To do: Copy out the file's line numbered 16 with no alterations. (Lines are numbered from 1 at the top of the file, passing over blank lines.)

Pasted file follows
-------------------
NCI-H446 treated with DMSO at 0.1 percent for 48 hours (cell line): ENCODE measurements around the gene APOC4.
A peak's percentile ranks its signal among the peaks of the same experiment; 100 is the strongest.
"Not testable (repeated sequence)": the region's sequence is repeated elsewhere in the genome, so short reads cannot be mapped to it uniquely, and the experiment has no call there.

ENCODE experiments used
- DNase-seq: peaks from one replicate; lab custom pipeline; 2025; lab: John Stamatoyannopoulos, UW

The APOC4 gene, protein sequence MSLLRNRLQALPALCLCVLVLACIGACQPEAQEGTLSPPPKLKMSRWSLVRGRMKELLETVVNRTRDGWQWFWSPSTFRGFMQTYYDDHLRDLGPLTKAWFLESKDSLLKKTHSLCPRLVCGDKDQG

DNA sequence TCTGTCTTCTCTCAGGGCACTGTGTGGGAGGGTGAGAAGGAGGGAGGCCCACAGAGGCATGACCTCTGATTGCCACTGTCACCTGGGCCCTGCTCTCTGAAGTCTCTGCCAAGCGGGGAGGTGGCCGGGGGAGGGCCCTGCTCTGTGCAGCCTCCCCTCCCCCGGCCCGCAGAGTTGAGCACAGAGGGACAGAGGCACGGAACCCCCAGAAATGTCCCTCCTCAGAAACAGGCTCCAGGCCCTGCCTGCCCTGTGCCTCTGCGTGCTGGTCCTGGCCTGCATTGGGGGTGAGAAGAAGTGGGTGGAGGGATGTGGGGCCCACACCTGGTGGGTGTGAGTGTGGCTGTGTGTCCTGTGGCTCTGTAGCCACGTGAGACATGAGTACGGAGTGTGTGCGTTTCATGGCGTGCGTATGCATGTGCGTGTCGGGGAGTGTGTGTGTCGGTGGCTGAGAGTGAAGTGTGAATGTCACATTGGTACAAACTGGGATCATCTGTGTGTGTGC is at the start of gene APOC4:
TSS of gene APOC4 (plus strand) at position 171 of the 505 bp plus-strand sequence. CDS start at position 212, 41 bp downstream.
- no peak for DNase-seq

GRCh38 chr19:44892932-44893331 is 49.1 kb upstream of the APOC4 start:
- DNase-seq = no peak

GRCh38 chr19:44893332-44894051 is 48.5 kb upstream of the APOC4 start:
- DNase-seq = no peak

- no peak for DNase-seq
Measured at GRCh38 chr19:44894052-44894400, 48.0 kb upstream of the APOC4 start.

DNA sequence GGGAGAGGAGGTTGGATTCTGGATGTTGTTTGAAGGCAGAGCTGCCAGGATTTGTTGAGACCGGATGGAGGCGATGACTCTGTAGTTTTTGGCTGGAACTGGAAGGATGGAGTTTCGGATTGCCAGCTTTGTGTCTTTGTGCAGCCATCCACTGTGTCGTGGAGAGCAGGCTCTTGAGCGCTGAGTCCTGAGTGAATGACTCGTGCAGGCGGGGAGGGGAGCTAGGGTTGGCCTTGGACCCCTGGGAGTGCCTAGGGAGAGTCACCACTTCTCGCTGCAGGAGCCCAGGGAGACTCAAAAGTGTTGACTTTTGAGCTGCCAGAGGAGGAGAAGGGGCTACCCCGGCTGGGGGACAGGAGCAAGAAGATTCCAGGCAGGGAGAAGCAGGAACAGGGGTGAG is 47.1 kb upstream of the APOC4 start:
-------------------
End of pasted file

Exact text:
DNA sequence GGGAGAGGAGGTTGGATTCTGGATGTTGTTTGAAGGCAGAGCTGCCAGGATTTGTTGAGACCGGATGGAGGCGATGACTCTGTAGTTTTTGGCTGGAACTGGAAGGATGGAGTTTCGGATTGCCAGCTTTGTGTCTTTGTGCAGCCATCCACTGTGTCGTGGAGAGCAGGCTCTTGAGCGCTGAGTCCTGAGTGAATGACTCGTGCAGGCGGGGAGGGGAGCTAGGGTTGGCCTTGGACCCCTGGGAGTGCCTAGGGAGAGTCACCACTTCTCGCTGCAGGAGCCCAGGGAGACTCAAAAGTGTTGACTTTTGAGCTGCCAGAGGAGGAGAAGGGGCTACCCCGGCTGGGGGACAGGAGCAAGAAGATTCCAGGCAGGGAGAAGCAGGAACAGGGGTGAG is 47.1 kb upstream of the APOC4 start: